One interesting and annoying feature of our house is its lack of outdoor spigots. I have to water everything by hand, with watering cans filled at the kitchen sink. Since we're in the middle of a heat wave, I have to water every day. It takes eight watering cans to water everything:  vegetable boxes, flowers in pots and barrels, hanging basket, shade garden. I am embracing the fact that it takes me 4 trips in and out of the house to water everything; I'm thinking of it as extra exercise. I wouldn't mind if if cooled down by 30 degrees and rained every fourth or fifth day, but in the meantime, as long as I keep up the watering can routine, the plants are loving the heat wave. I hope it's really worth it because that is some seriously slow food.

Friday, June 25, 2010

Down on the Farm

I've been reading a lot lately about how important it is for kids, especially kids with AD/HD, to connect with the earth. I support that belief wholeheartedly anyway and spend a lot of energy trying to make sure my child spends plenty of time outside, appreciates the environment, and knows where his food comes from. Our trip to the farm today really drove the point home, however. We got to pick sugar snap peas today, and Duncan couldn't have been happier to be out there among the vines, carrying his quart container, and filling it with beans. He giggled and laughed and ate quite a few raw. Whatever amount of money I spent on this CSA membership was worth it just for the experience of frolicking in the peas.

Mostly Palatable Mustard Greens and Pasta Pie

Surprisingly Inoffensive Swiss Chard

Monday, June 21, 2010

CSA Bibles

In addition to the infinite number of recipes available on the Internet, I have found Farmer John's Cookbook, by Farmer John Peterson and Angelic Organics, and From Asparagus to Zucchini, by the Madison Area Community Supported Agriculture Coalition, to be my best tools in dealing with the new and unfamiliar vegetables pouring in from my CSA.  Below is the "magic" spinach recipe that made my family so happy (From A to Z).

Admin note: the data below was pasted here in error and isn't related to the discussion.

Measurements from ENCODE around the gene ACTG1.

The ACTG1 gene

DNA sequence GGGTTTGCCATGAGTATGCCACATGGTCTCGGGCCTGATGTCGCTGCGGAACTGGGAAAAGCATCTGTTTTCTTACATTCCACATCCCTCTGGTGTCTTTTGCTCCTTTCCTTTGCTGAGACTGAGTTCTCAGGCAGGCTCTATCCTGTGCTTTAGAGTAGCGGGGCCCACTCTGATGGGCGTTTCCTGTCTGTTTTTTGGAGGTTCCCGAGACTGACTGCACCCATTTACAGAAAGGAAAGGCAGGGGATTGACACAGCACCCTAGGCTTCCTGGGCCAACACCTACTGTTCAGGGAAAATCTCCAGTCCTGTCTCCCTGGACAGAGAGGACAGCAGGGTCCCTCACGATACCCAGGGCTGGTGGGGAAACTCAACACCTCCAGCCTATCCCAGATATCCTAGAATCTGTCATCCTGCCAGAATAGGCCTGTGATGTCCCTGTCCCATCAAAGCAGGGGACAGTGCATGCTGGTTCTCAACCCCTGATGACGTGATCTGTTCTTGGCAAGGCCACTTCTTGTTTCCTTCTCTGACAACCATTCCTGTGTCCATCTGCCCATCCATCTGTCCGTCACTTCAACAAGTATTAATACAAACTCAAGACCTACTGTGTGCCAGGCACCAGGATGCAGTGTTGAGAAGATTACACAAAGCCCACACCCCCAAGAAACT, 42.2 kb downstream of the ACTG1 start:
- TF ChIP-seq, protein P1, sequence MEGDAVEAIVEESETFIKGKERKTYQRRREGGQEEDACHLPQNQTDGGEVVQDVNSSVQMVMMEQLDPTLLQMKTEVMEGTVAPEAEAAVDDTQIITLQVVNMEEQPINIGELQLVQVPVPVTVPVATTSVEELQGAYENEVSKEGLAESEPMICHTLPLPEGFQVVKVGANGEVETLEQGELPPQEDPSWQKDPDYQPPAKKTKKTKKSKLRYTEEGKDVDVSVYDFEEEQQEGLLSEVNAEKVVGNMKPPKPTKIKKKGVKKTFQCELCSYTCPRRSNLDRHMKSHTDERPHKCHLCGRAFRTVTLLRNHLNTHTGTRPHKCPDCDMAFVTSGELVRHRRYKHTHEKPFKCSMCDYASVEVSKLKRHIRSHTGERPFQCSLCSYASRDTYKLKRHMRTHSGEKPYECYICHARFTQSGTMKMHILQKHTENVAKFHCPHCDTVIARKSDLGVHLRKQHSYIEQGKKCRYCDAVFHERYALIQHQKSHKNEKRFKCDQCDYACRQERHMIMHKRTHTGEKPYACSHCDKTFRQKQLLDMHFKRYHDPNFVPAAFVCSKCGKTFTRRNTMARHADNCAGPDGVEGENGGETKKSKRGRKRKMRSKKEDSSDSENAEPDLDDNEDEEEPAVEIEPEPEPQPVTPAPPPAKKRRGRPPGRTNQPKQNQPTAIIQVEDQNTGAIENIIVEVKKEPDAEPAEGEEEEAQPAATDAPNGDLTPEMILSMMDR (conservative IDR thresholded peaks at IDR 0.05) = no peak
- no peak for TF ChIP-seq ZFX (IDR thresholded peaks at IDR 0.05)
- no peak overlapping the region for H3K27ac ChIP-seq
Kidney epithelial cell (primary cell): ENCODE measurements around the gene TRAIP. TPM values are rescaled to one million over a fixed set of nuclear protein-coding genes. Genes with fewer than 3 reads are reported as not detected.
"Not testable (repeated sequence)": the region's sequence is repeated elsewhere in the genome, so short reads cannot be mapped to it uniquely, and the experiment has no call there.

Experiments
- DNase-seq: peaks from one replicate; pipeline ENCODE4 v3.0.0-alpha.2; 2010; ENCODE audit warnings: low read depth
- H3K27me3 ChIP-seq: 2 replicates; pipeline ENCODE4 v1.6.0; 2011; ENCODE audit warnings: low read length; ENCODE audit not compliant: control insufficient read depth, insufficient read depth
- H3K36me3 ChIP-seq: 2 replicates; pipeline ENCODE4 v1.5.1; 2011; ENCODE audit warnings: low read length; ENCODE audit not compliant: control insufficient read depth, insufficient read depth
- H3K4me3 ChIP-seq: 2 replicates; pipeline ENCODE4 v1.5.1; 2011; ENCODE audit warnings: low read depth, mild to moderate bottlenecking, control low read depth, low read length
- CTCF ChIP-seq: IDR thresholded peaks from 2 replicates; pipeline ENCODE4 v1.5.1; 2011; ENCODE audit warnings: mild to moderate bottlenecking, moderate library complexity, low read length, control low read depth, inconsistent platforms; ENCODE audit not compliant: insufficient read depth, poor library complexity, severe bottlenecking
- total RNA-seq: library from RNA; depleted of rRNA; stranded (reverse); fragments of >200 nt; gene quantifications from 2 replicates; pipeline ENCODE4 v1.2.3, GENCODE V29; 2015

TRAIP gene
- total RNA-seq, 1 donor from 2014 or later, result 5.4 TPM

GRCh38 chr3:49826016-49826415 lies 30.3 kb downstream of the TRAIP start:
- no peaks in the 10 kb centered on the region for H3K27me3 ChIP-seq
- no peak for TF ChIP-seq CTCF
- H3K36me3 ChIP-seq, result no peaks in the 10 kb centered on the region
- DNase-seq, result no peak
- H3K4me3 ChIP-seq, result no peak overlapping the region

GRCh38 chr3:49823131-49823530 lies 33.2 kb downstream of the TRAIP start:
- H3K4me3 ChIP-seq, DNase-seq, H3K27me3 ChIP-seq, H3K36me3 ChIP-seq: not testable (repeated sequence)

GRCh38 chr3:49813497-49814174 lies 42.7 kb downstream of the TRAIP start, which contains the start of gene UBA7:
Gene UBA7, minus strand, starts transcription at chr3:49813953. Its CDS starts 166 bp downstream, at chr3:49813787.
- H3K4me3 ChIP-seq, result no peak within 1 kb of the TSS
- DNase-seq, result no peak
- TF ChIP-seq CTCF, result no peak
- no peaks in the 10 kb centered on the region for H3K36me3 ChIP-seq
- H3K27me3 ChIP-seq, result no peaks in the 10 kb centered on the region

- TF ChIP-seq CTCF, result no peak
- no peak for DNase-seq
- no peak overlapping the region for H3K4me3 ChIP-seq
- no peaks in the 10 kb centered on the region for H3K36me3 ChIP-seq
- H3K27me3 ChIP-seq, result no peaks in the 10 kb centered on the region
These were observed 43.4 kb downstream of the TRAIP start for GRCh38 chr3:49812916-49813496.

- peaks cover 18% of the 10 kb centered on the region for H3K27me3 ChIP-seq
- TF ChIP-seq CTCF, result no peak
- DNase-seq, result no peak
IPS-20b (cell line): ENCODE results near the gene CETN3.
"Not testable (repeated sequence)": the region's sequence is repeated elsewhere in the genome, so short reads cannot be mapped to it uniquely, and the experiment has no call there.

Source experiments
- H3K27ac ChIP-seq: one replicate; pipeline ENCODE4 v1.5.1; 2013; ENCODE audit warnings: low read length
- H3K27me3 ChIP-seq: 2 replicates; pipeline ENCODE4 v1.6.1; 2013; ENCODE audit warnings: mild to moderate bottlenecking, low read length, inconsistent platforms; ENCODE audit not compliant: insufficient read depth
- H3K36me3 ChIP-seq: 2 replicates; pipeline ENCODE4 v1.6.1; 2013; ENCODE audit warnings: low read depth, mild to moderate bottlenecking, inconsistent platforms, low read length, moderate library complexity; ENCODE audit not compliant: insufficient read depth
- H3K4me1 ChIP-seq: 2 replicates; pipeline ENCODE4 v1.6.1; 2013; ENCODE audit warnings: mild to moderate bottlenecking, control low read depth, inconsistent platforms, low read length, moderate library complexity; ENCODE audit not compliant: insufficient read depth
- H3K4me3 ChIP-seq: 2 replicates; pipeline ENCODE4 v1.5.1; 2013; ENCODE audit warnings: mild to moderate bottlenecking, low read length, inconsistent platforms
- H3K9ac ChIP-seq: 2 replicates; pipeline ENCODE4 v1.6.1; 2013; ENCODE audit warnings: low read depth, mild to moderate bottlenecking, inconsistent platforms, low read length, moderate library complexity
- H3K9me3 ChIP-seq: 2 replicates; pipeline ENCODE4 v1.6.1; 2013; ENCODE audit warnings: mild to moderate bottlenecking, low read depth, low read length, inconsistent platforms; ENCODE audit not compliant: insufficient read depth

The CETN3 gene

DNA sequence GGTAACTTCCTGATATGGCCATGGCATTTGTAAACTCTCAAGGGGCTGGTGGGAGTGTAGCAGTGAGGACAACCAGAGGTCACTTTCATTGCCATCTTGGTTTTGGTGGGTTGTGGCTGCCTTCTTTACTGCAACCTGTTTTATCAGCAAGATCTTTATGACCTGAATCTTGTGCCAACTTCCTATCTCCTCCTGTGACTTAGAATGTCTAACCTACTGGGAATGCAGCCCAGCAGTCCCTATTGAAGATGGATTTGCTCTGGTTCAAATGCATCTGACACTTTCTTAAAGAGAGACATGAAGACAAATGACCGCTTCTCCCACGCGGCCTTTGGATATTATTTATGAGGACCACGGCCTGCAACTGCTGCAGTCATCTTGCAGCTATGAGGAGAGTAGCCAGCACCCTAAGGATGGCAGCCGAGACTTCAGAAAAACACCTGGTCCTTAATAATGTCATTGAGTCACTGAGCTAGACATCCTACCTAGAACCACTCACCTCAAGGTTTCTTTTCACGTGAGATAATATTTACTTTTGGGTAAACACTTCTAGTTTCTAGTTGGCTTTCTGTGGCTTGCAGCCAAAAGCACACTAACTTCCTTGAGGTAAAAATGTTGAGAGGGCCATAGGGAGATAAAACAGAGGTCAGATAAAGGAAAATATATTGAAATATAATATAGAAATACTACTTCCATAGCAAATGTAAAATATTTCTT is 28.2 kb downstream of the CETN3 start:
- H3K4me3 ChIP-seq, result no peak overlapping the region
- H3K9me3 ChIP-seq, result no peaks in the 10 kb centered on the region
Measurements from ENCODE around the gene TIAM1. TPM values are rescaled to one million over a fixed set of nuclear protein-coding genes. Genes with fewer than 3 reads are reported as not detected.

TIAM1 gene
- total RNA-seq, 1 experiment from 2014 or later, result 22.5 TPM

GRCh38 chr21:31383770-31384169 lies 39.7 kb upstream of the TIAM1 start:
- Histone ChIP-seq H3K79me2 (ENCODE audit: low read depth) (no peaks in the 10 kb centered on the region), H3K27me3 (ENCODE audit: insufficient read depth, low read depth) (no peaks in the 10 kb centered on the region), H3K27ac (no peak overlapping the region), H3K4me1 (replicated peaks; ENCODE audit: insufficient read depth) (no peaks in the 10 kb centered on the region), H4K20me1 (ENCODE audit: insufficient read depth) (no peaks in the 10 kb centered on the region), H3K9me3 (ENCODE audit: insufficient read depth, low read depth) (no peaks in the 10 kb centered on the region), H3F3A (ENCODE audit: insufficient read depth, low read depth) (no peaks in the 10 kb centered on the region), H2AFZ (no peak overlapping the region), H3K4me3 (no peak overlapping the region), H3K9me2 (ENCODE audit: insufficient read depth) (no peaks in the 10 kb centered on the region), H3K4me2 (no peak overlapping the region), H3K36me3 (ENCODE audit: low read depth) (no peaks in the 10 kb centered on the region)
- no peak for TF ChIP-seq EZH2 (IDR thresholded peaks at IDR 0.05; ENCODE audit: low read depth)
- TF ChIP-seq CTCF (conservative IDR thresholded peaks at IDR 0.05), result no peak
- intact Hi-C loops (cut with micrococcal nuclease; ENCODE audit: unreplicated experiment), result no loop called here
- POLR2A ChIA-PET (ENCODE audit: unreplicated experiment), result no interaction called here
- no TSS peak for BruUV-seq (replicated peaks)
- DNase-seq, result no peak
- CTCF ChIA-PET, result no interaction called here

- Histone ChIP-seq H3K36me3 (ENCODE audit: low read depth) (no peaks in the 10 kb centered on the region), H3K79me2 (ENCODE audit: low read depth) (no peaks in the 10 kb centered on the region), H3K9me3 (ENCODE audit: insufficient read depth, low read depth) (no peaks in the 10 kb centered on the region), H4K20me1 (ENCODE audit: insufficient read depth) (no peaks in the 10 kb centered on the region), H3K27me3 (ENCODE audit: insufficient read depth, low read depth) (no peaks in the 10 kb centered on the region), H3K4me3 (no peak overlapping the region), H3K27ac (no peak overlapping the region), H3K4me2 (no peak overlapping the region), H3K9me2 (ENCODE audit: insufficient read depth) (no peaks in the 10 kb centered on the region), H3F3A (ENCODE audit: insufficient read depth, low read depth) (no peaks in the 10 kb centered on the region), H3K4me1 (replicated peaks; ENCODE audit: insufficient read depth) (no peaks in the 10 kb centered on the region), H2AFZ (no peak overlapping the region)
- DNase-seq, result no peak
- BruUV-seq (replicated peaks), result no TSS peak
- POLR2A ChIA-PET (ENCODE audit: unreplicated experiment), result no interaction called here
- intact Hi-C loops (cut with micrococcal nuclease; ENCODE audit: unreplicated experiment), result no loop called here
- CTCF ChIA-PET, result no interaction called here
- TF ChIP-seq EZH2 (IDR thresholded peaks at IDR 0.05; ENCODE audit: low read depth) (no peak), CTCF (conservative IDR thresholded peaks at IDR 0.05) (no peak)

Cheesy Spinach  
3 eggs 
1 1/2 teaspoons lemon juice 
1 cup brown rice, cooked 
1 1/2 teaspoons dried parsley 
2 tablespoons grated Parmesan cheese (optional) 
salt and pepper to taste  
Mix separately:  
1 large bunch of spinach, chopped and steamed 
1 cup cottage cheese 
1 cup grated cheddar cheese 
4 eggs
salt and pepper to taste 
pinch of cayenne  
Spread the ingredients from the first mixture in the bottom of a greased casserole.  Spread the spinach mixture over them.  Bake at 350 degrees until firm, 45 - 60 minutes.  Makes 10 - 12 servings.

Farm Follow Up

So, how did our first CSA week turn out?  We had mixed feelings about sauteed radishes. Jamie sort of liked them. I think the words he used may have been "didn't mind." I didn't mind the warm radishes; what I minded was the bed of sauteed arugula they were sitting on. Many people have told me they like sauteed arugula; those must be the same people who like swiss chard. It was sort of stringy and slimy; since I like it raw, the sharp contrast with its cooked self was hugely disappointing to me. The stir fried chicken with bok choy was pretty good. I'm not sure we got Duncan to try the bok choy, but I liked it. It was somewhat tainted by its side dish, dandelion greens with double garlic, which not only pissed me off but took way too long to prepare for something that tasted that nasty. What was that quote of Scarlett O'Hara's about "we will never go hungry again?" On that day, when there is post-apocalyptic armageddon and literally nothing else on the earth to eat, I will eat dandelion greens. Cilantro pesto with chicken was pretty popular. One of the highlights of our week was Wednesday's meal of linguine with arugula pesto, farm fresh salad, and home baked English muffin bread. I spent a good deal of Wednesday night being pleased with myself, my farm, my husband, and pretty much any human being who has ever grown anything. (That happiness was later challenged when I was tricked into eating dandelion greens...but we take each day as it comes). Another pleasant surprise was our cheesy spinach (to Matt and Courtney - recipe coming soon). We are not spinach people. Jamie and I like it raw, in a salad. Duncan does not recognize it as a foodstuff. No one likes it cooked. But that was some darned good spinach pie. We ALL liked it, and I couldn't get over my shock. I was still talking about it the next day at school. Spinach a shocking success.  Details at 11:00.